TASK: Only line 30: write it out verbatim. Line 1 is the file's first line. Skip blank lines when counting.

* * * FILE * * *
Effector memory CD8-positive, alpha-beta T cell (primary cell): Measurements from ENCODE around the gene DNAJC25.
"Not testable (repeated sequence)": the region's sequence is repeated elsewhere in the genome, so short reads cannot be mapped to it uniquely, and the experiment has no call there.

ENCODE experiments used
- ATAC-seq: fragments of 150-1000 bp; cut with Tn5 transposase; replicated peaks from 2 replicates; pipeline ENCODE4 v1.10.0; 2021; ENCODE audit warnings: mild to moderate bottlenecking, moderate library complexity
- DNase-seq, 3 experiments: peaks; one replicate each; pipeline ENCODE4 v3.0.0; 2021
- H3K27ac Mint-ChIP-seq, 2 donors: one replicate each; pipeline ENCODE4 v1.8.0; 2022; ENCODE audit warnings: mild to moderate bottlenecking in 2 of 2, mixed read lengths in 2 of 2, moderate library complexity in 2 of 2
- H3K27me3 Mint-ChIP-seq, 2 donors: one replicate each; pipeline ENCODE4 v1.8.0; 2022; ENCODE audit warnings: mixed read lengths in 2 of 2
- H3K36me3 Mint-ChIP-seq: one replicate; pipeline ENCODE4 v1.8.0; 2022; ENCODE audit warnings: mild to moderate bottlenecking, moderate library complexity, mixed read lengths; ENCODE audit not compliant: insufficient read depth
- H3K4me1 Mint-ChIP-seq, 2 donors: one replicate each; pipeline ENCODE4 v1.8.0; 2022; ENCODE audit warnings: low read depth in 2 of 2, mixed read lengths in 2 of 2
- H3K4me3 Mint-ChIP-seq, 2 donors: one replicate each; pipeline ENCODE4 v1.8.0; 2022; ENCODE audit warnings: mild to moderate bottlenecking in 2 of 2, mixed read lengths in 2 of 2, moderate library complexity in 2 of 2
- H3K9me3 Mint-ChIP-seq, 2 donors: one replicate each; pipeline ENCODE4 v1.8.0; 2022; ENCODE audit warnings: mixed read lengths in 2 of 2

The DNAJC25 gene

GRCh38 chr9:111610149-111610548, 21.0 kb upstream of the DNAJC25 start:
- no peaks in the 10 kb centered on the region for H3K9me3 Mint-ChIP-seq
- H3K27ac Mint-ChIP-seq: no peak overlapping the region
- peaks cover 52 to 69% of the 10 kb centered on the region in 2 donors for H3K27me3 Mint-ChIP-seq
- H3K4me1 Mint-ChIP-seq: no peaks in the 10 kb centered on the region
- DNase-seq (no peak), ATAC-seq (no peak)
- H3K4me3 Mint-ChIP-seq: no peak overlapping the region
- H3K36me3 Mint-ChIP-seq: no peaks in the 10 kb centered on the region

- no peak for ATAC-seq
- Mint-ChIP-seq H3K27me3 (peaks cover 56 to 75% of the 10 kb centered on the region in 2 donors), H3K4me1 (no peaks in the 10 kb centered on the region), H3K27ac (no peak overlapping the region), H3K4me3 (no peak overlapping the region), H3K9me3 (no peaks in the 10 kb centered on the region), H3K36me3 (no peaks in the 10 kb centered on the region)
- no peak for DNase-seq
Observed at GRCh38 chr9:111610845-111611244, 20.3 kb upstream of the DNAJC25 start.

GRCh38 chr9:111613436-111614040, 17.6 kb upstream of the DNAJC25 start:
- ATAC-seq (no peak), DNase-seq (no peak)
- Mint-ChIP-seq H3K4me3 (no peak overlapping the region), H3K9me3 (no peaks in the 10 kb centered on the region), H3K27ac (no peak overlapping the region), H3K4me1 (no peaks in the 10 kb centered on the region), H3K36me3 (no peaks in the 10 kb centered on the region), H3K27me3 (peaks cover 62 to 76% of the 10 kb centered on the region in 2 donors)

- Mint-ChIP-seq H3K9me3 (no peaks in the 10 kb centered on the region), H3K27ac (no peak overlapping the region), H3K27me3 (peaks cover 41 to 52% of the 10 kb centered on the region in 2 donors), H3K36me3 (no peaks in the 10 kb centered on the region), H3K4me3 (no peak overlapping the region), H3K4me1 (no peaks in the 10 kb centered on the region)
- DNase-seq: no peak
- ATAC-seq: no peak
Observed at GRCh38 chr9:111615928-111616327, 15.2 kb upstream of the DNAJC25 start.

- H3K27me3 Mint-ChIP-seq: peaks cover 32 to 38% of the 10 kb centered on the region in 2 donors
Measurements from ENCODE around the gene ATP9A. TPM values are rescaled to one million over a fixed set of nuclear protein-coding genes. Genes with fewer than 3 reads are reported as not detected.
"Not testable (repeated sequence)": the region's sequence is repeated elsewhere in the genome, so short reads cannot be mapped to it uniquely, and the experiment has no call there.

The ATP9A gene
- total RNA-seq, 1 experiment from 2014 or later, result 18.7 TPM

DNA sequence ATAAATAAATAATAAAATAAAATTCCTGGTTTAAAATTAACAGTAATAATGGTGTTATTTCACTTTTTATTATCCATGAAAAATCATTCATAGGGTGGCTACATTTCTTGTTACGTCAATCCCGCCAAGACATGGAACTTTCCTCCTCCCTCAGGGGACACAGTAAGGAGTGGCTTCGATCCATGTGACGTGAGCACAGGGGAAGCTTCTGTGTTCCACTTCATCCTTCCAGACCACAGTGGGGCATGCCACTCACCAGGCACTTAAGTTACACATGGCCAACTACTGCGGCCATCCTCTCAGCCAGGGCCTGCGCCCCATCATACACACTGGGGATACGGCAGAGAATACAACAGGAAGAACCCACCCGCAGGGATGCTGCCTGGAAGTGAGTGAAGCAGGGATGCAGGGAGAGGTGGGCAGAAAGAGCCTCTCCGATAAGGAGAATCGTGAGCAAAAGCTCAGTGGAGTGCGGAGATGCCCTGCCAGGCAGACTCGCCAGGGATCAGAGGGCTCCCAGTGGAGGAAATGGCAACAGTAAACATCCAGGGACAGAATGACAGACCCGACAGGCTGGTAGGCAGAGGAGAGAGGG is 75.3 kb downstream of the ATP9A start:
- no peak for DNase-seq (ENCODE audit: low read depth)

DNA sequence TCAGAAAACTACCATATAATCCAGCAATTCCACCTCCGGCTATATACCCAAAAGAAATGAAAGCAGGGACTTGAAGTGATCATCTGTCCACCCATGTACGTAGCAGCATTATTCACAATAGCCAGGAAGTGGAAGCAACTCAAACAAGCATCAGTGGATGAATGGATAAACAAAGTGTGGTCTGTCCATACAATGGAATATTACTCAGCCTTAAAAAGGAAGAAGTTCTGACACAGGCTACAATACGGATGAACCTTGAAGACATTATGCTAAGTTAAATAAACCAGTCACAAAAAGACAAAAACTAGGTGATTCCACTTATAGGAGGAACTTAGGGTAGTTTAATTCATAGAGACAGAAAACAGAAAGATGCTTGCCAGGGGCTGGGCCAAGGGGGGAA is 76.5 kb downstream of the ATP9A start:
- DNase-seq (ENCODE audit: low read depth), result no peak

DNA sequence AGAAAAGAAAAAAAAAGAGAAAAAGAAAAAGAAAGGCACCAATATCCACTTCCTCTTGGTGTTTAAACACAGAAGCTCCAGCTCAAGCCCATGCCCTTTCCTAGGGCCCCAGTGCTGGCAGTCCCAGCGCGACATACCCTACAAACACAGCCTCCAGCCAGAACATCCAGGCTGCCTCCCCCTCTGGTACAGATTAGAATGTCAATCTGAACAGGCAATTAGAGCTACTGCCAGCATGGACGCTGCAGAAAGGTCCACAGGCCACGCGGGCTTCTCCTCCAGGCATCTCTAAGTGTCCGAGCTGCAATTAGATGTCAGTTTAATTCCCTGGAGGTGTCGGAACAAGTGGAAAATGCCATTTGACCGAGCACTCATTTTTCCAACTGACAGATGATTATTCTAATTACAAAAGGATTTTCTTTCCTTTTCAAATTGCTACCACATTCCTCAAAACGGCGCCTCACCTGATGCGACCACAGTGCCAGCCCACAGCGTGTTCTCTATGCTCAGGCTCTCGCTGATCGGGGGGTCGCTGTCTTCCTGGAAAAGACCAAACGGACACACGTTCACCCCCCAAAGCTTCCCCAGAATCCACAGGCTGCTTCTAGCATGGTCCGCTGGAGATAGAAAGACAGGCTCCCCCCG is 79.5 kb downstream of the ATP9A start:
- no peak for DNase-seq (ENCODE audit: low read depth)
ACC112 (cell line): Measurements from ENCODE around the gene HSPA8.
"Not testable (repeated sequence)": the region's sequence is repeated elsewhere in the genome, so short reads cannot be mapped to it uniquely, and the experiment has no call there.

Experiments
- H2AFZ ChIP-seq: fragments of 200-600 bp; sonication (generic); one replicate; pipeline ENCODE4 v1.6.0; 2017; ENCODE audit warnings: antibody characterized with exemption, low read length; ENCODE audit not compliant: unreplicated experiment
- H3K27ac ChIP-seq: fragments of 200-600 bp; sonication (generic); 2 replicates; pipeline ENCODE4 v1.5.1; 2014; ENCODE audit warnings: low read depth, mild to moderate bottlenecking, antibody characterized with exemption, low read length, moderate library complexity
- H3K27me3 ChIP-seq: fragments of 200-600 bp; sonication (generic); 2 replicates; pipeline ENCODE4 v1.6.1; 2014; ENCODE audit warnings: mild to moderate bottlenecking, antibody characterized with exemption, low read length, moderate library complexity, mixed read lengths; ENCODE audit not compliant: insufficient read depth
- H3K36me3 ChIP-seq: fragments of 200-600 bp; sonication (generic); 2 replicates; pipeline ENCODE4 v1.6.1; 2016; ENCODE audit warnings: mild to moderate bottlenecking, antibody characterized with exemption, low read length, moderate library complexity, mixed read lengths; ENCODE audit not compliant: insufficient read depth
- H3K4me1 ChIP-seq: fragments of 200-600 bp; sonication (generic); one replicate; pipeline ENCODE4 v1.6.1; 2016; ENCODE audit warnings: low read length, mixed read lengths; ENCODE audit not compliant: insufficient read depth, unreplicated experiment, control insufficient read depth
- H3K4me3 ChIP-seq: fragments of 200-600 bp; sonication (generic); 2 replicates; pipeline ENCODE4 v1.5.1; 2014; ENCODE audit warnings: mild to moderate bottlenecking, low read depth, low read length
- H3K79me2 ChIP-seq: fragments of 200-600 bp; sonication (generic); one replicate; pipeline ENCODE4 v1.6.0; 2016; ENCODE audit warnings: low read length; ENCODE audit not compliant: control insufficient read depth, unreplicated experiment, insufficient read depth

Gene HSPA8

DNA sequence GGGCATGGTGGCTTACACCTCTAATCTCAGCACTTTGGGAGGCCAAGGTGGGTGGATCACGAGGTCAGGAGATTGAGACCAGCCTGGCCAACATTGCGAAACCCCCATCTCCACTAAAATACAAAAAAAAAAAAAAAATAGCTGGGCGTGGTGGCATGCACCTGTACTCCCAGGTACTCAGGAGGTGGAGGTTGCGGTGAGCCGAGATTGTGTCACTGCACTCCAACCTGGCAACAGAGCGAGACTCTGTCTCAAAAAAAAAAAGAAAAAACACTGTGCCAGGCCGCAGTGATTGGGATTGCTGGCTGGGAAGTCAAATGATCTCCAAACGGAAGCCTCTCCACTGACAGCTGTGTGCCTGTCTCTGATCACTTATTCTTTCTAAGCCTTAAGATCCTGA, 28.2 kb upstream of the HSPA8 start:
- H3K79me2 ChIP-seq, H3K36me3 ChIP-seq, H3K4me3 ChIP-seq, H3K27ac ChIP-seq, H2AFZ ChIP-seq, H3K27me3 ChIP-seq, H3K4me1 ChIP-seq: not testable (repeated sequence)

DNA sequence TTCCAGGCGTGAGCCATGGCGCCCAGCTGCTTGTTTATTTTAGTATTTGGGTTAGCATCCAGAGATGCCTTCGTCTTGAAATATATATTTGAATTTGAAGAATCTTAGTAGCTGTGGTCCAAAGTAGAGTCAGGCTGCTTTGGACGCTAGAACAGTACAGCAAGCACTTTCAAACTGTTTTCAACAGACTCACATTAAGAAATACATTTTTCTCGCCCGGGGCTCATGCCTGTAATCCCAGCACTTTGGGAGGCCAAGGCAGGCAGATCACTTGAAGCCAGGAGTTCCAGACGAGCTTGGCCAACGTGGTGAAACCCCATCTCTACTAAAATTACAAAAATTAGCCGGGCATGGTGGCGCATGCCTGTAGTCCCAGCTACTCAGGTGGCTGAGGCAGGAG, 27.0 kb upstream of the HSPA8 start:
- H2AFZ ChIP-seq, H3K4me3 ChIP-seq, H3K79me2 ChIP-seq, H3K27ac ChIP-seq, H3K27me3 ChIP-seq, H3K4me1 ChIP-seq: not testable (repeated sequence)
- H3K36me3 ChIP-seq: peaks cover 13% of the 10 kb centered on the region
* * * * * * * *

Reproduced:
- ATAC-seq: no peak